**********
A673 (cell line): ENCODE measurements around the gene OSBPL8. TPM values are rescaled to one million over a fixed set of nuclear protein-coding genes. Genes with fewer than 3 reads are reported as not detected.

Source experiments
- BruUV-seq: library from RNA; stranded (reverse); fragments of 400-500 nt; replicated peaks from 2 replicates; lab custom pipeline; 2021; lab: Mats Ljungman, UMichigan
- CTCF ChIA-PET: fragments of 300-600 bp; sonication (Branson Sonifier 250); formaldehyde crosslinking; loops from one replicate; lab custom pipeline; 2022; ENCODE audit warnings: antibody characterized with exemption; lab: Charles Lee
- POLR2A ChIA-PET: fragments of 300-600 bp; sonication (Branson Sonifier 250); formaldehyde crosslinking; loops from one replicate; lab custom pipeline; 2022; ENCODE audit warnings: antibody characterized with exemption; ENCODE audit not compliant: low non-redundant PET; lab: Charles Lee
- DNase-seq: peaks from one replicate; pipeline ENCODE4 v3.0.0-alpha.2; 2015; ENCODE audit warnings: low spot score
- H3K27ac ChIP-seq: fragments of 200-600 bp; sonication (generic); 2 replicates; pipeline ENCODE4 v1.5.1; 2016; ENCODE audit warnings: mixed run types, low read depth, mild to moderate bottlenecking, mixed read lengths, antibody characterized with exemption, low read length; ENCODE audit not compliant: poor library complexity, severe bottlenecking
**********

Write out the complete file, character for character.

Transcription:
A673 (cell line): ENCODE measurements around the gene OSBPL8. TPM values are rescaled to one million over a fixed set of nuclear protein-coding genes. Genes with fewer than 3 reads are reported as not detected.

Source experiments
- BruUV-seq: library from RNA; stranded (reverse); fragments of 400-500 nt; replicated peaks from 2 replicates; lab custom pipeline; 2021; lab: Mats Ljungman, UMichigan
- CTCF ChIA-PET: fragments of 300-600 bp; sonication (Branson Sonifier 250); formaldehyde crosslinking; loops from one replicate; lab custom pipeline; 2022; ENCODE audit warnings: antibody characterized with exemption; lab: Charles Lee
- POLR2A ChIA-PET: fragments of 300-600 bp; sonication (Branson Sonifier 250); formaldehyde crosslinking; loops from one replicate; lab custom pipeline; 2022; ENCODE audit warnings: antibody characterized with exemption; ENCODE audit not compliant: low non-redundant PET; lab: Charles Lee
- DNase-seq: peaks from one replicate; pipeline ENCODE4 v3.0.0-alpha.2; 2015; ENCODE audit warnings: low spot score
- H3K27ac ChIP-seq: fragments of 200-600 bp; sonication (generic); 2 replicates; pipeline ENCODE4 v1.5.1; 2016; ENCODE audit warnings: mixed run types, low read depth, mild to moderate bottlenecking, mixed read lengths, antibody characterized with exemption, low read length; ENCODE audit not compliant: poor library complexity, severe bottlenecking